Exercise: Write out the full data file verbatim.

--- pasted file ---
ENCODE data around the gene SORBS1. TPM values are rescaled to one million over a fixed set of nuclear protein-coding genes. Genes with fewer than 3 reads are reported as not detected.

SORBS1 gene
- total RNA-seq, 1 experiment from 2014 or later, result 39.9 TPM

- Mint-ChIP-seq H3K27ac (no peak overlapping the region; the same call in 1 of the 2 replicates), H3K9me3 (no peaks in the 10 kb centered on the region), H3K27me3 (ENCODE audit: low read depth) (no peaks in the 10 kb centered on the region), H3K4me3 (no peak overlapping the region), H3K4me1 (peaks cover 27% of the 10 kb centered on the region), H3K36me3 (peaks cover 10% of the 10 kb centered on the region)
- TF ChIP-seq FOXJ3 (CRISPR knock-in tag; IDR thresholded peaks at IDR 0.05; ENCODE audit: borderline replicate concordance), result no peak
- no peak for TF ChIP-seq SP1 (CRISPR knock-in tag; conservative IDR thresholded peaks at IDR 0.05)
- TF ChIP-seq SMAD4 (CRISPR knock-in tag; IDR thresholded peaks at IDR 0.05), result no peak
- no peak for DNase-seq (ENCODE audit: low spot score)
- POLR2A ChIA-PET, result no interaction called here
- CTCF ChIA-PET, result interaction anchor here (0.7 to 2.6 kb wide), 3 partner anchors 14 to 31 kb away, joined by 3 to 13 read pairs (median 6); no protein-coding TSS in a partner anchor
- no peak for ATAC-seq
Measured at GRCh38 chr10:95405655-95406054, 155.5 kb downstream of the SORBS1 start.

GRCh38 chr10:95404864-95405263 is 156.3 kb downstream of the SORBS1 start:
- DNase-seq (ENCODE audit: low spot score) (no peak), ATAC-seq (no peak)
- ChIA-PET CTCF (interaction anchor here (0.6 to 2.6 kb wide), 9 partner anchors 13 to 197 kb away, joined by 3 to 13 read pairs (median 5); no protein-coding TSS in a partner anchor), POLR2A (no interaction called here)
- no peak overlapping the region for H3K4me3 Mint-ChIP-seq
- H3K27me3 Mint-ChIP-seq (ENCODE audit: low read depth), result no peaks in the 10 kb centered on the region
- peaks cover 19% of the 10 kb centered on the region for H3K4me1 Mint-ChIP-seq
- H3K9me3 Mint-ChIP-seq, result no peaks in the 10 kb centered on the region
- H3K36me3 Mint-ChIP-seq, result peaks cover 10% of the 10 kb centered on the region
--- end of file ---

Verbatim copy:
ENCODE data around the gene SORBS1. TPM values are rescaled to one million over a fixed set of nuclear protein-coding genes. Genes with fewer than 3 reads are reported as not detected.

SORBS1 gene
- total RNA-seq, 1 experiment from 2014 or later, result 39.9 TPM

- Mint-ChIP-seq H3K27ac (no peak overlapping the region; the same call in 1 of the 2 replicates), H3K9me3 (no peaks in the 10 kb centered on the region), H3K27me3 (ENCODE audit: low read depth) (no peaks in the 10 kb centered on the region), H3K4me3 (no peak overlapping the region), H3K4me1 (peaks cover 27% of the 10 kb centered on the region), H3K36me3 (peaks cover 10% of the 10 kb centered on the region)
- TF ChIP-seq FOXJ3 (CRISPR knock-in tag; IDR thresholded peaks at IDR 0.05; ENCODE audit: borderline replicate concordance), result no peak
- no peak for TF ChIP-seq SP1 (CRISPR knock-in tag; conservative IDR thresholded peaks at IDR 0.05)
- TF ChIP-seq SMAD4 (CRISPR knock-in tag; IDR thresholded peaks at IDR 0.05), result no peak
- no peak for DNase-seq (ENCODE audit: low spot score)
- POLR2A ChIA-PET, result no interaction called here
- CTCF ChIA-PET, result interaction anchor here (0.7 to 2.6 kb wide), 3 partner anchors 14 to 31 kb away, joined by 3 to 13 read pairs (median 6); no protein-coding TSS in a partner anchor
- no peak for ATAC-seq
Measured at GRCh38 chr10:95405655-95406054, 155.5 kb downstream of the SORBS1 start.

GRCh38 chr10:95404864-95405263 is 156.3 kb downstream of the SORBS1 start:
- DNase-seq (ENCODE audit: low spot score) (no peak), ATAC-seq (no peak)
- ChIA-PET CTCF (interaction anchor here (0.6 to 2.6 kb wide), 9 partner anchors 13 to 197 kb away, joined by 3 to 13 read pairs (median 5); no protein-coding TSS in a partner anchor), POLR2A (no interaction called here)
- no peak overlapping the region for H3K4me3 Mint-ChIP-seq
- H3K27me3 Mint-ChIP-seq (ENCODE audit: low read depth), result no peaks in the 10 kb centered on the region
- peaks cover 19% of the 10 kb centered on the region for H3K4me1 Mint-ChIP-seq
- H3K9me3 Mint-ChIP-seq, result no peaks in the 10 kb centered on the region
- H3K36me3 Mint-ChIP-seq, result peaks cover 10% of the 10 kb centered on the region